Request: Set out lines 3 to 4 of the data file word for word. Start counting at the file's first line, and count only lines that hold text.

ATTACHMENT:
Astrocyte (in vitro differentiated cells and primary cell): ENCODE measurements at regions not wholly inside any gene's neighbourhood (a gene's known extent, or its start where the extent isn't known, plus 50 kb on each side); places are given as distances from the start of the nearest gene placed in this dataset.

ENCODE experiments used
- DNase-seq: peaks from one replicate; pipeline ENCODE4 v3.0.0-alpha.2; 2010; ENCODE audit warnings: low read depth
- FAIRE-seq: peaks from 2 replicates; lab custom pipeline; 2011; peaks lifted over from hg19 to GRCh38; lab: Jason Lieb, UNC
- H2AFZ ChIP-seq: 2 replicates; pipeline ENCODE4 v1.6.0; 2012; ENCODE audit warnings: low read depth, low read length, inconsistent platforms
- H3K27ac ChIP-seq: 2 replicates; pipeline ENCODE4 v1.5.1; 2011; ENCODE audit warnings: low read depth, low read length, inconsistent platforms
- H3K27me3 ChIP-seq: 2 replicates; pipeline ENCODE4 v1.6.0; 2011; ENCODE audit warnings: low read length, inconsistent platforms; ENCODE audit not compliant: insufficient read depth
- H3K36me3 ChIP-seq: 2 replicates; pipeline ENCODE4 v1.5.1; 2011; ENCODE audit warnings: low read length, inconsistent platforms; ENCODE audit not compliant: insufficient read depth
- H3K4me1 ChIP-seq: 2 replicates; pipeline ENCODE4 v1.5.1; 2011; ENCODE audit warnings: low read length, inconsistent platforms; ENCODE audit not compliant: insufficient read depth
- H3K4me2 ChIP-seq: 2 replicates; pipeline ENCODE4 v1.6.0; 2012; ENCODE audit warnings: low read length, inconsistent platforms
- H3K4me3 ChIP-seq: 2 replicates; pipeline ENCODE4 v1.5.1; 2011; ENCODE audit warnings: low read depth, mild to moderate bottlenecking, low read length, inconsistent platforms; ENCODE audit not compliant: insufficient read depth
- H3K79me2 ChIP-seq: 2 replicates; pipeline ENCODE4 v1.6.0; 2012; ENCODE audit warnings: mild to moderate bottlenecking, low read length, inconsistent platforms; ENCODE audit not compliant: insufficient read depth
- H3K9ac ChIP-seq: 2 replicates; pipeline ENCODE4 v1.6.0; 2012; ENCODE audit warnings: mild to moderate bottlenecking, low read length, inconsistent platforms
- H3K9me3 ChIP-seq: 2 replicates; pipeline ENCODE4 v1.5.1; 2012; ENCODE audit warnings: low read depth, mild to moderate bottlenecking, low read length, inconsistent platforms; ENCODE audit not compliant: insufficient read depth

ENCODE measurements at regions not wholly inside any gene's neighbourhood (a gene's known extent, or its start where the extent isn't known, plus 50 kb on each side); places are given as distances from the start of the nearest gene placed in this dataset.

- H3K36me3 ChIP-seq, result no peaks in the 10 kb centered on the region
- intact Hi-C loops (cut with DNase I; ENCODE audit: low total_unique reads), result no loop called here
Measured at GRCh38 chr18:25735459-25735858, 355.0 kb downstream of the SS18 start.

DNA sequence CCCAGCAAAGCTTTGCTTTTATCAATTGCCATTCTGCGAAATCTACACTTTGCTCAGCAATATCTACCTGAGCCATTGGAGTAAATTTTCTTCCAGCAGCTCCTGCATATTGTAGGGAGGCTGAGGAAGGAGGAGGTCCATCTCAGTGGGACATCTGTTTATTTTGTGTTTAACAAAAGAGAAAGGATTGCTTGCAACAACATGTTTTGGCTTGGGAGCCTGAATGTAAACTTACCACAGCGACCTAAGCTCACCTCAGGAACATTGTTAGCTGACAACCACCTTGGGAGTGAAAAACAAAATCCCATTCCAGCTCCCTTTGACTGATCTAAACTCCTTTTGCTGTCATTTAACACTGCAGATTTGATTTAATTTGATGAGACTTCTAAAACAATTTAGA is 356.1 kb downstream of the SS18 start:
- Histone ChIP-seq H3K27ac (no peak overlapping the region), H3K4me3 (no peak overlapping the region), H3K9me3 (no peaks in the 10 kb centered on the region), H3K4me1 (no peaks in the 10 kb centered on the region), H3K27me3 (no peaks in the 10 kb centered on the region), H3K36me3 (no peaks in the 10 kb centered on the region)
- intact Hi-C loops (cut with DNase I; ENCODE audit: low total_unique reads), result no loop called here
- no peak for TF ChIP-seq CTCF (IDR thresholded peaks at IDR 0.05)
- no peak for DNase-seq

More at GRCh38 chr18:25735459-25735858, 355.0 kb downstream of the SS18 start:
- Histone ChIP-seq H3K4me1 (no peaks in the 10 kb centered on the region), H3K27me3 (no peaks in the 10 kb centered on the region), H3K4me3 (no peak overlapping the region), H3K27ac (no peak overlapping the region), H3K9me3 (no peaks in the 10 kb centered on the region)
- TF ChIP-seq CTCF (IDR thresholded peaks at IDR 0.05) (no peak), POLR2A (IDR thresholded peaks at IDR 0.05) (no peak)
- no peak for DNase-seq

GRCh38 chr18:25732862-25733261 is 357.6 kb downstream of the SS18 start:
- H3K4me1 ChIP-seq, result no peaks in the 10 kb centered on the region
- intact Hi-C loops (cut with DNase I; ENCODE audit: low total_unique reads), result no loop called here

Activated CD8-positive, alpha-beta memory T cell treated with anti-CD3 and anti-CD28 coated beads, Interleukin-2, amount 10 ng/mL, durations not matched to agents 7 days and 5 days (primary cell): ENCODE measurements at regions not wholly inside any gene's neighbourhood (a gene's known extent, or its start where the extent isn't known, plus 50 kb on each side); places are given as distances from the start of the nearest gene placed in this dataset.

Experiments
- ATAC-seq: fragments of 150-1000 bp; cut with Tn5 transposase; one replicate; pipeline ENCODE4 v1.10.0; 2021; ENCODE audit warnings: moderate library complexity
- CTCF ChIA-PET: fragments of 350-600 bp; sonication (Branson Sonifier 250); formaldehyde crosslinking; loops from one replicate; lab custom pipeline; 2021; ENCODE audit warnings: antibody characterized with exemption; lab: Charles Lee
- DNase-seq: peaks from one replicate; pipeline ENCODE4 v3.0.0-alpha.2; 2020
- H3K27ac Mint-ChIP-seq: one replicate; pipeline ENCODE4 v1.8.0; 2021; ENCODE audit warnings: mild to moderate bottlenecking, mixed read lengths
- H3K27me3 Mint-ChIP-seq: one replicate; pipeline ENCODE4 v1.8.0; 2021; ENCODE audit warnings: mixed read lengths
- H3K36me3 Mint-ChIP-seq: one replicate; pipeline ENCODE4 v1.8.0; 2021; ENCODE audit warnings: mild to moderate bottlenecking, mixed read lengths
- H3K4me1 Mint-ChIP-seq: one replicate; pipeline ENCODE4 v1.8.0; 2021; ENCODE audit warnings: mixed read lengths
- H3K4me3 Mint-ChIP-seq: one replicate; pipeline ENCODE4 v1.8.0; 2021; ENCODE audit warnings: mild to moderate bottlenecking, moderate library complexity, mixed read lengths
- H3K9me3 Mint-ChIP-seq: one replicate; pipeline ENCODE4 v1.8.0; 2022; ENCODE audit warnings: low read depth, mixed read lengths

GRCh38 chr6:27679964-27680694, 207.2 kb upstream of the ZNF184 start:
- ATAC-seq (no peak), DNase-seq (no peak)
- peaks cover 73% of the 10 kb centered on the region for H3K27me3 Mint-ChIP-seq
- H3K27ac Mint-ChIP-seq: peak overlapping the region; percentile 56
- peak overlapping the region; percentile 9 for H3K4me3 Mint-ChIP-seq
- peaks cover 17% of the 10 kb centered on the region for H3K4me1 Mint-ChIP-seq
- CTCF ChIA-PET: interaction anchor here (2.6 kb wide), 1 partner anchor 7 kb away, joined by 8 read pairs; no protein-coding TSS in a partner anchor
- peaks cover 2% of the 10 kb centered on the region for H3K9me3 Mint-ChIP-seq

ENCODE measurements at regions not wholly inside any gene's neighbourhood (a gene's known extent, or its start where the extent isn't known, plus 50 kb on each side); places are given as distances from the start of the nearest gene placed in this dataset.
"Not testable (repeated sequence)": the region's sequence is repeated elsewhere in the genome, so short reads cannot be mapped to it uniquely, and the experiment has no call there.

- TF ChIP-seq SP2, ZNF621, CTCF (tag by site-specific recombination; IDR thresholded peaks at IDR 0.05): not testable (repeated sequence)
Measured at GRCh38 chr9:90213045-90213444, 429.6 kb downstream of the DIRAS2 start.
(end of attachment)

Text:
- DNase-seq: peaks from one replicate; pipeline ENCODE4 v3.0.0-alpha.2; 2010; ENCODE audit warnings: low read depth
- FAIRE-seq: peaks from 2 replicates; lab custom pipeline; 2011; peaks lifted over from hg19 to GRCh38; lab: Jason Lieb, UNC